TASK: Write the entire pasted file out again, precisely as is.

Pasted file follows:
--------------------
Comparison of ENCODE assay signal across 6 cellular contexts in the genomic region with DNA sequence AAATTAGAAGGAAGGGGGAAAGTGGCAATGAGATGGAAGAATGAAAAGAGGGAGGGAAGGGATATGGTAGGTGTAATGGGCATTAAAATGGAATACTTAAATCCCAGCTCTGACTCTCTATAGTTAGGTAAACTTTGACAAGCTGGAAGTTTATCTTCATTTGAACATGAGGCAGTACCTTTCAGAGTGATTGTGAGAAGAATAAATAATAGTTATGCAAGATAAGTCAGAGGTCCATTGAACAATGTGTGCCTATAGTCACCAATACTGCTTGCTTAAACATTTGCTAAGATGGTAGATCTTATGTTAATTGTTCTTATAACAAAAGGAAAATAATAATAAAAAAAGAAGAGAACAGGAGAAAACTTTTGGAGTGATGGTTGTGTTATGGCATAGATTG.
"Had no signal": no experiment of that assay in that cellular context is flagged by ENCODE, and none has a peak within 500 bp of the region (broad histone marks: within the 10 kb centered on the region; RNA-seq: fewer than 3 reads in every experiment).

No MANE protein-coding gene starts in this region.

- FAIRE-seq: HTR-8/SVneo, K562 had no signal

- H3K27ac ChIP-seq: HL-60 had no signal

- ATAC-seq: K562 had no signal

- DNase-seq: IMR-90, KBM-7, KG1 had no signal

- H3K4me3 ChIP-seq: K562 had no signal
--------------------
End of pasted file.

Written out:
Comparison of ENCODE assay signal across 6 cellular contexts in the genomic region with DNA sequence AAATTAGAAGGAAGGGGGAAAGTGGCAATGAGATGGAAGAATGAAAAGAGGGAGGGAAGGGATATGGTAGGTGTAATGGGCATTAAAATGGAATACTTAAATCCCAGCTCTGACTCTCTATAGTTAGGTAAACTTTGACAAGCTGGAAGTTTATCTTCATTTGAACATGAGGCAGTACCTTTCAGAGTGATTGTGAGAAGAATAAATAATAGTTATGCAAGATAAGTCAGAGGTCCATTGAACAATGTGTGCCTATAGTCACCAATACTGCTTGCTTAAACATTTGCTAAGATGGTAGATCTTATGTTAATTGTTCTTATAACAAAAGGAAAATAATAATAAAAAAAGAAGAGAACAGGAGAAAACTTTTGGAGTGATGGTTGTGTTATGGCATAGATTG.
"Had no signal": no experiment of that assay in that cellular context is flagged by ENCODE, and none has a peak within 500 bp of the region (broad histone marks: within the 10 kb centered on the region; RNA-seq: fewer than 3 reads in every experiment).

No MANE protein-coding gene starts in this region.

- FAIRE-seq: HTR-8/SVneo, K562 had no signal

- H3K27ac ChIP-seq: HL-60 had no signal

- ATAC-seq: K562 had no signal

- DNase-seq: IMR-90, KBM-7, KG1 had no signal

- H3K4me3 ChIP-seq: K562 had no signal